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Recherche de marqueurs physiologiques de tolérance à l'ennoyage chez le chêne pédonculé (Quercus robur L.) et chez le chêne sessile (Quercus petraea [Matt] Liebl.)

Abstract : The aim of this study was to improve knowledge on physiological patterns of oak trees' tolerance to waterlogging (or flooding), in order to discriminate useful settings to assess their tolerance potential. In plants the main constraint caused by flooding is the lack of oxygen (root hypoxia) leading to an energy crisis. The responses to this stress were investigated under controlled conditions in two sympatric oak species known to display different ecological requirements, particularly relative to waterlogging. The tolerant pedunculate oak and the more sensitive sessile oak were studied at the early stage of seedling development, in presence of their cotyledons. Potted seedlings were submitted during two flush of growth to a waterlogging or a control treatment. A drainage stage following the waterlogging was included in a third treatment to mimic a temporary soil flooding (most usual cases on the field). One part of the study was related to seedling growth development, especially root distribution. A second part deals with nitrogen nutrition (assimilation and allocation), that was previously assessed by monitoring changes in mineral nitrogen composition of the rhizosphere. Finally, a third part examines the pattern of carbohydrate management (starch and soluble carbohydrates). In both species, the first flush of growth was not inhibited by waterlogging whereas the second flush was severely disrupted, while the root growth was drastically reduced. Nevertheless, pedunculate oak showed a stronger root system than sessile oak, especially by maintaining root colonization in the shallow waterlogged soil layer (adventitious roots). Moreover, pedunculate oak showed the ability to regenerate a strong root system quickly after drainage. The growth recovery of pedunculate oak seedlings was greater than that of sessile oak, allowing its better establishment on hydromorphic soils since the early stage of seedlings. The nitrogen monitoring in the rhizospheric flooded soil showed a switch from nitrate to ammonia, reversible after drainage. The nitrogen metabolism was similar in the two oak species. The key enzymatic activities of the nitrogen assimilation pathway (nitrate reductase and glutamine synthetase) were not clearly affected in the roots neither in the leaves. However, under waterlogging the two oak species showed nitrogen deficiency in the leaves. Overall, nitrogen nutrition is not a feature of waterlogging tolerance which can discriminate these two oak species. The total starch content of waterlogged seedlings was significantly decreased in both species but starch accumulation process remained active, especially in the first flush stem and in the upper taproot section. The overall management of carbohydrates was significantly different between the two oak species when subjected to waterlogging. Under waterlogging, pedunculate oak showed both starch accumulation and a growth rate higher than sessile oak, while carbohydrate mobilization from cotyledons was delayed by waterlogging especially in pedunculate oak seedlings. The α-amylase enzyme activity in cotyledons was corroborated at the rate of starch mobilization. Unlike crop plants (e.g. rice, wheat), tolerance to waterlogging of oak seedlings was not related to higher rates of carbohydrate mobilization from cotyledons. Pedunculate oak seems able to save its carbohydrate reserves until the growth conditions are more favourable and therefore it was able to better sustain a fast and strong recovery after drainage. Over the duration of the experiments, despite a growth limitation, waterlogged seedlings did not seem under carbon limitation because soluble carbohydrate availability was maintained in roots. However, the obtained results showed a carbon imbalance in sessile oak seedlings. Thus, carbon limitation and then carbohydrate starvation could take place. The features of carbohydrate management, related to the whole plant's carbon metabolism, and root growth appear crucial in tolerance to waterlogging. These physiological patterns are usable at the seedling stage to assess their waterlogging tolerance.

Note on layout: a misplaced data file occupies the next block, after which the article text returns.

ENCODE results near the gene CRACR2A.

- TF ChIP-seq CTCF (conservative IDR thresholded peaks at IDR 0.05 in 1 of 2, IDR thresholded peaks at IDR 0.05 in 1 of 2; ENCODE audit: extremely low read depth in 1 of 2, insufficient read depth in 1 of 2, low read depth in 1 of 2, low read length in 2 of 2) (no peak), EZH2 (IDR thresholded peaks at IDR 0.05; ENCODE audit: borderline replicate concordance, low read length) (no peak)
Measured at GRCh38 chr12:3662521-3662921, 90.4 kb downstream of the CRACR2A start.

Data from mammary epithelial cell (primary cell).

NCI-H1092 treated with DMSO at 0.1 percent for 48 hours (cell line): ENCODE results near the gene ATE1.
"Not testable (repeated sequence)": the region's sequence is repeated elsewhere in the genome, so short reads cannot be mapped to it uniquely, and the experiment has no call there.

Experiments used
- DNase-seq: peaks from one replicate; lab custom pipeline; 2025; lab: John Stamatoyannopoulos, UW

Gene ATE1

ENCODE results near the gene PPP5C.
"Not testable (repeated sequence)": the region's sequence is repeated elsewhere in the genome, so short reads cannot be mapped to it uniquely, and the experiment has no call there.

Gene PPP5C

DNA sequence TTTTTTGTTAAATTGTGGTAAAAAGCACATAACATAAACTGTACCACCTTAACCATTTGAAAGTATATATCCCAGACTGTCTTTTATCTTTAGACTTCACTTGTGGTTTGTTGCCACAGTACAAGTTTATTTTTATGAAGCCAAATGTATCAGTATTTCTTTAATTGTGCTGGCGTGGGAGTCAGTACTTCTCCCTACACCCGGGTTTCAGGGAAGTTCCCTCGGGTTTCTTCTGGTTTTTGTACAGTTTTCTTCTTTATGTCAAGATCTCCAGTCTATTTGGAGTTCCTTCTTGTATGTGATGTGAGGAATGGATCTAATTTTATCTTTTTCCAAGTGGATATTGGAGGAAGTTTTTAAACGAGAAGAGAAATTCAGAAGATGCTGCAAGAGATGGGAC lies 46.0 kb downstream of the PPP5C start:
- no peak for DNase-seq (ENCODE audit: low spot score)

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Contributor : Bastien Gérard <>
Submitted on : Thursday, August 23, 2012 - 4:35:21 PM
Last modification on : Wednesday, December 2, 2020 - 9:56:06 AM
Long-term archiving on: : Friday, December 16, 2016 - 7:50:27 AM


  • HAL Id : tel-00725019, version 2


Bastien Gérard. Recherche de marqueurs physiologiques de tolérance à l'ennoyage chez le chêne pédonculé (Quercus robur L.) et chez le chêne sessile (Quercus petraea [Matt] Liebl.). Biologie végétale. Université de Franche-Comté, 2008. Français. ⟨tel-00725019v2⟩



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